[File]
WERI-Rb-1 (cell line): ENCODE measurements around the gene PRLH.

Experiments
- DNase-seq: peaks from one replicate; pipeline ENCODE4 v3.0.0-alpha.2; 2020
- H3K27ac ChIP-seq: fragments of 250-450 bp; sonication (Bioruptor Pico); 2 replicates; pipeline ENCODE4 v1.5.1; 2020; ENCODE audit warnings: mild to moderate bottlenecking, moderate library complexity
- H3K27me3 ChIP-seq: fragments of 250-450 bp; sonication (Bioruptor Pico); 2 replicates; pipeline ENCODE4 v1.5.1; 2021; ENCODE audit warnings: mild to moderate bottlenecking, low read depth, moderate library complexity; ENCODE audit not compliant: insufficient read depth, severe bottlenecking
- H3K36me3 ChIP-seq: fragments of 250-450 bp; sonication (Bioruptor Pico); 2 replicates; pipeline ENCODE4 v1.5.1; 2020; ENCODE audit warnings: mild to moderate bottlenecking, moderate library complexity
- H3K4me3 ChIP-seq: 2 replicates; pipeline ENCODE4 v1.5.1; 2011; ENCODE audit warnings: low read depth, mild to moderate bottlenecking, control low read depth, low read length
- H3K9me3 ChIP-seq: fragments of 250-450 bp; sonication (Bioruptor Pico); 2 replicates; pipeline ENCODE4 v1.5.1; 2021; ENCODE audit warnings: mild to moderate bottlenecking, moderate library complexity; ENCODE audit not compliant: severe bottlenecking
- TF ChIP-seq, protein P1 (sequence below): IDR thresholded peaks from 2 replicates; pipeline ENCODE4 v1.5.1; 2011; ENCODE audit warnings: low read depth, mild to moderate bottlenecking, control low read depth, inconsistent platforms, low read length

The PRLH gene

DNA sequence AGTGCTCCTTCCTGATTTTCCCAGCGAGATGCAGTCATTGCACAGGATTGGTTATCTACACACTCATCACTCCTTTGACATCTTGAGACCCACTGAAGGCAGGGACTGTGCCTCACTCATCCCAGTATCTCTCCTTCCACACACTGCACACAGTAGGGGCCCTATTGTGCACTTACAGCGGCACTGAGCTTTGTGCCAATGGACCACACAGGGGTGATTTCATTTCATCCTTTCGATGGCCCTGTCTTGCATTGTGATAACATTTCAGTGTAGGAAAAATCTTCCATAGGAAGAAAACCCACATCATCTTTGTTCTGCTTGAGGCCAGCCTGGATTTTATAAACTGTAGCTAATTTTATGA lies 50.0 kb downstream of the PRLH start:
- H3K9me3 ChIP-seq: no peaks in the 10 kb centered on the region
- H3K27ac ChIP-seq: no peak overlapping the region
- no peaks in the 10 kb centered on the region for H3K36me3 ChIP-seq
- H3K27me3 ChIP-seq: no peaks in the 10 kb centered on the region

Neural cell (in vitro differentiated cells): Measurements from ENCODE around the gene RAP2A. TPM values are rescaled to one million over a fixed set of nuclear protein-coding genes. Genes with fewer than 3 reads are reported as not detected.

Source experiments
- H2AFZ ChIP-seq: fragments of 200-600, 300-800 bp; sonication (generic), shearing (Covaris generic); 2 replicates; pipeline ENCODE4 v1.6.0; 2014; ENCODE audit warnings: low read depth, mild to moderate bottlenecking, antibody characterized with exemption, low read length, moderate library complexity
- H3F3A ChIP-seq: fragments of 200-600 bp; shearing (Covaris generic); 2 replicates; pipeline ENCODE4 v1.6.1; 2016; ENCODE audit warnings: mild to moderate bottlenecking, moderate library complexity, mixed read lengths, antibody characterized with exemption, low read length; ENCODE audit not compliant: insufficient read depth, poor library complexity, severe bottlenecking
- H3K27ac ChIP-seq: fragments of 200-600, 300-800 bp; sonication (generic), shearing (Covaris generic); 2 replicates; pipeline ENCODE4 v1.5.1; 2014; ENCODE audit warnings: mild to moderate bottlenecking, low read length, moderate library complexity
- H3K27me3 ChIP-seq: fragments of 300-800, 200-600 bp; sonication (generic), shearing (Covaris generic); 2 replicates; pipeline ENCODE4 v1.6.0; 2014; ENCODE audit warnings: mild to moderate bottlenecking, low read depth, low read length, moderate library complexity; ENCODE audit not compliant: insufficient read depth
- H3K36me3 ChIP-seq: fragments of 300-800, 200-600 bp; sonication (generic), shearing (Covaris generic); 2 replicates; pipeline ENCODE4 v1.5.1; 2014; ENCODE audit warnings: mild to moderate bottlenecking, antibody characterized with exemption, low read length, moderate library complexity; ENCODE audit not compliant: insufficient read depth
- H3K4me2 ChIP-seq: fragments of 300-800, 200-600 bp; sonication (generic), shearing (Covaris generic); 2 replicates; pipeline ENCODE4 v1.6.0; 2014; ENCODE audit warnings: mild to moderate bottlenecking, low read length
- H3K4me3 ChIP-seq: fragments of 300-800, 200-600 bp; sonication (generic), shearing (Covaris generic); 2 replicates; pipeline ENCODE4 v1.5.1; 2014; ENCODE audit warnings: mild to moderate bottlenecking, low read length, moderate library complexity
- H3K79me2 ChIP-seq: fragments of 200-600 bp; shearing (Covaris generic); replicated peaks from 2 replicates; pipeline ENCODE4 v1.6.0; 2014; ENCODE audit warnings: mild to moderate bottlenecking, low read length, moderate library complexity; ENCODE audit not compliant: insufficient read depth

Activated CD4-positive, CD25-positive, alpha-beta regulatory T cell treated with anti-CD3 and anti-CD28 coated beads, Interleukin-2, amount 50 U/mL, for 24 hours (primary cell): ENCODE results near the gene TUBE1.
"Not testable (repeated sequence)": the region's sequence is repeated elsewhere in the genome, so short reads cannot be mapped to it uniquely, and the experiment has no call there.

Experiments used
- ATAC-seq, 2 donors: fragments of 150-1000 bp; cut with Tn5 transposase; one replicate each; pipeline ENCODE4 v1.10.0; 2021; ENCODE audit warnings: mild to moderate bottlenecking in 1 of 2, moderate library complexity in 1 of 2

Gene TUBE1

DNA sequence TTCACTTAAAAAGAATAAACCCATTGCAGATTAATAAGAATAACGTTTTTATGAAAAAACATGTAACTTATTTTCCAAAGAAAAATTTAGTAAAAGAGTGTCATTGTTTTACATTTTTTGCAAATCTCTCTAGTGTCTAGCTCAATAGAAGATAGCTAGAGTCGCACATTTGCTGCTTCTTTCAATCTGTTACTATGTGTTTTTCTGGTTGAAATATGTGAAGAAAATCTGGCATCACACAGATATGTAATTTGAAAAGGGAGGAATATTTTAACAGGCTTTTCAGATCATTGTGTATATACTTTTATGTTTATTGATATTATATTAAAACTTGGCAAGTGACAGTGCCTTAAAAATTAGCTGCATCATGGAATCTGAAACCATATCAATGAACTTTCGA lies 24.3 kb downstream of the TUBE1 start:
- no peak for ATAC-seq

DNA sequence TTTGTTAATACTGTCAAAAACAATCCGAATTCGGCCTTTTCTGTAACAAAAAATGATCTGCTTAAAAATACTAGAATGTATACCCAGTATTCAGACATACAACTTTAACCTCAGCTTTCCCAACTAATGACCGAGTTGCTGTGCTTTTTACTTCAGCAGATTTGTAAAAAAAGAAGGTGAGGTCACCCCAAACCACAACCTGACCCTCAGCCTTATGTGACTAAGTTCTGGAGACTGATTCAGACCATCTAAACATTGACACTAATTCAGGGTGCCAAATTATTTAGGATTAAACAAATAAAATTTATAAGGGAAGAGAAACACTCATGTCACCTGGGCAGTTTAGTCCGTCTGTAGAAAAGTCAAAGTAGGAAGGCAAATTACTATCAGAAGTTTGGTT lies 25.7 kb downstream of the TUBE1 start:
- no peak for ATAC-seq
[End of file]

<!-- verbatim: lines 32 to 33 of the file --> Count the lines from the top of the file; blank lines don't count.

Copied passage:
- no peak for ATAC-seq

DNA sequence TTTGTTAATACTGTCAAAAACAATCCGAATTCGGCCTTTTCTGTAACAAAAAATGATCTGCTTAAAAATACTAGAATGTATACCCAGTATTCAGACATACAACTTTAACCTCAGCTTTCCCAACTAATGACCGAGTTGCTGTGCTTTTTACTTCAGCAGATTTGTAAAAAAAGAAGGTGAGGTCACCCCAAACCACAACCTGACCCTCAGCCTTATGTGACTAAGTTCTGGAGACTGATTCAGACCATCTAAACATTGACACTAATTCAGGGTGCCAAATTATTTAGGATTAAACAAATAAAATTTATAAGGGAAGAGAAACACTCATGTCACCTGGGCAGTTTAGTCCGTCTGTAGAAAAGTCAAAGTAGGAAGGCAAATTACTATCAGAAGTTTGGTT lies 25.7 kb downstream of the TUBE1 start: